Experimental Surgery May Be a Solution for Spinal Stenosis

When 67-year-old Dean Malliaros was facing spine surgery in September, he took a chance few others have.

He volunteered for a procedure his doctor had never performed, using a joint replacement that still needs five more years of study before it is approved by the U.S. Food and Drug Administration.

At stake was Malliaros' ability to continue his normal daily activities, and possibly even his ability to walk. He suffers from spinal stenosis, a condition where the bones or ligaments in the spinal canal begin to thicken and narrow, slowly squeezing and clamping down on the spinal cord over time.

Current treatments for the condition are not perfect, and the new procedure is not without its risks. Any time doctors implant an artificial joint, there is a concern that natural wear and tear will grind off microscopic particles of the metal joint — a "dust" of sorts. If this dust is somehow harmful to surrounding tissues, doctors — and the patient — can have a big problem on their hands.

And then there is the worry of how long the joint will last, especially since the quicker it wears out, the sooner the patients will have to return for major — as possibly risky — surgery.

But the success of this implant could have big implications for others who suffer from spinal stenosis. As many as 500,000 people in the United States — most of them older than 50 — suffer from noticeable symptoms, according to the University of Washington Orthopedics and Sports Medicine Department.

People with spinal stenosis can lose control over their bladders and experience erectile dysfunction. Sufferers may also find that their feet go numb, their legs hurt, and they begin to hunch over — a motion that allows slightly more wiggle room for their nerves in their spine.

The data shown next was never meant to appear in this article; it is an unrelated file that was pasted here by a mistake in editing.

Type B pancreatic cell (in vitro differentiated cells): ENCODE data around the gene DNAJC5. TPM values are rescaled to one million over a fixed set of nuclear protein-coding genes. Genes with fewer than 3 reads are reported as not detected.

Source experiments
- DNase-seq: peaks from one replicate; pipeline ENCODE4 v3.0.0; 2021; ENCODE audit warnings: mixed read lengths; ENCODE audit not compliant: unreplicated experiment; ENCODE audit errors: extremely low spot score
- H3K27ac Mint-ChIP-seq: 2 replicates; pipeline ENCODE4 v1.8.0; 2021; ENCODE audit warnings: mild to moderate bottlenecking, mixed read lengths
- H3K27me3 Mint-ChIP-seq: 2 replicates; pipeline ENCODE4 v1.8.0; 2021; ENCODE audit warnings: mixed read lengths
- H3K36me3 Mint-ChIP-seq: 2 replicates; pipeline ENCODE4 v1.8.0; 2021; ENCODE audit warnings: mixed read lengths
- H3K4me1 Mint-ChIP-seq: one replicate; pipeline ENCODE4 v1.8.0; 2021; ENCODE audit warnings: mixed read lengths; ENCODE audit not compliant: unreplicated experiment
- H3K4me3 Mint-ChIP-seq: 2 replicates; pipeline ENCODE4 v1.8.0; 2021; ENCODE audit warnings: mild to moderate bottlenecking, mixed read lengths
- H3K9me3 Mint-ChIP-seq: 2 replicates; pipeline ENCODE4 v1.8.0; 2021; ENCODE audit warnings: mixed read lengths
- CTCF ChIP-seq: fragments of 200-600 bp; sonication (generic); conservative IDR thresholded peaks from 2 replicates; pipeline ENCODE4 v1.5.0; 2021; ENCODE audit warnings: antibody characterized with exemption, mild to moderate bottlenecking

"You can go to the grocery store on a Tuesday afternoon, and see people with spinal stenosis leaning on their grocery cart trying to make it around," said Daryll Dikes, an orthopedic spine surgeon in Minneapolis, Minn.

Despite the pain associated with this condition, medical advancements to treat joint pain in the spine have lagged behind joints in other parts of the body. Replacement ball-and-socket joints like the hip and simple-hinge joints like the knee have been around for decades. But the facet joints in the spine are more difficult for medical engineers to replicate.

For nine years, Malliaros tried the usual treatments for spinal stenosis: epidural injections and heavy-duty nerve blocks for the pain. But the condition got worse, and Malliaros, who used to regularly swim and run, could only walk with a cane and for short distances. At that point his doctor called him in for a surgery consultation.

Sitting in the waiting room, Malliaros began to feel less optimistic about his options.

A New Last Resort?

"They all were complaining that they wished they had never had a [spinal] fusion operation done because of the rigidity," said Malliaros. "You always have problems above and below the fusion."